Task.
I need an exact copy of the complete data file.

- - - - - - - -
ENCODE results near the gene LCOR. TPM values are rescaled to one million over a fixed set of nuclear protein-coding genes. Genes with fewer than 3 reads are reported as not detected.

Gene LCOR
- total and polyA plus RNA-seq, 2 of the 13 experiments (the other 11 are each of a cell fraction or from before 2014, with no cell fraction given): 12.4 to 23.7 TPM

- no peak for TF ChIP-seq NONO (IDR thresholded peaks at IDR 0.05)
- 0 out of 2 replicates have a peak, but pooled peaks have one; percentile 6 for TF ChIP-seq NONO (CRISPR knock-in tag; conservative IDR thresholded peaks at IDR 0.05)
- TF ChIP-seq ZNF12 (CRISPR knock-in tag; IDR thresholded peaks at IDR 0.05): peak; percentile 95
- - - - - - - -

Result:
ENCODE results near the gene LCOR. TPM values are rescaled to one million over a fixed set of nuclear protein-coding genes. Genes with fewer than 3 reads are reported as not detected.

Gene LCOR
- total and polyA plus RNA-seq, 2 of the 13 experiments (the other 11 are each of a cell fraction or from before 2014, with no cell fraction given): 12.4 to 23.7 TPM

- no peak for TF ChIP-seq NONO (IDR thresholded peaks at IDR 0.05)
- 0 out of 2 replicates have a peak, but pooled peaks have one; percentile 6 for TF ChIP-seq NONO (CRISPR knock-in tag; conservative IDR thresholded peaks at IDR 0.05)
- TF ChIP-seq ZNF12 (CRISPR knock-in tag; IDR thresholded peaks at IDR 0.05): peak; percentile 95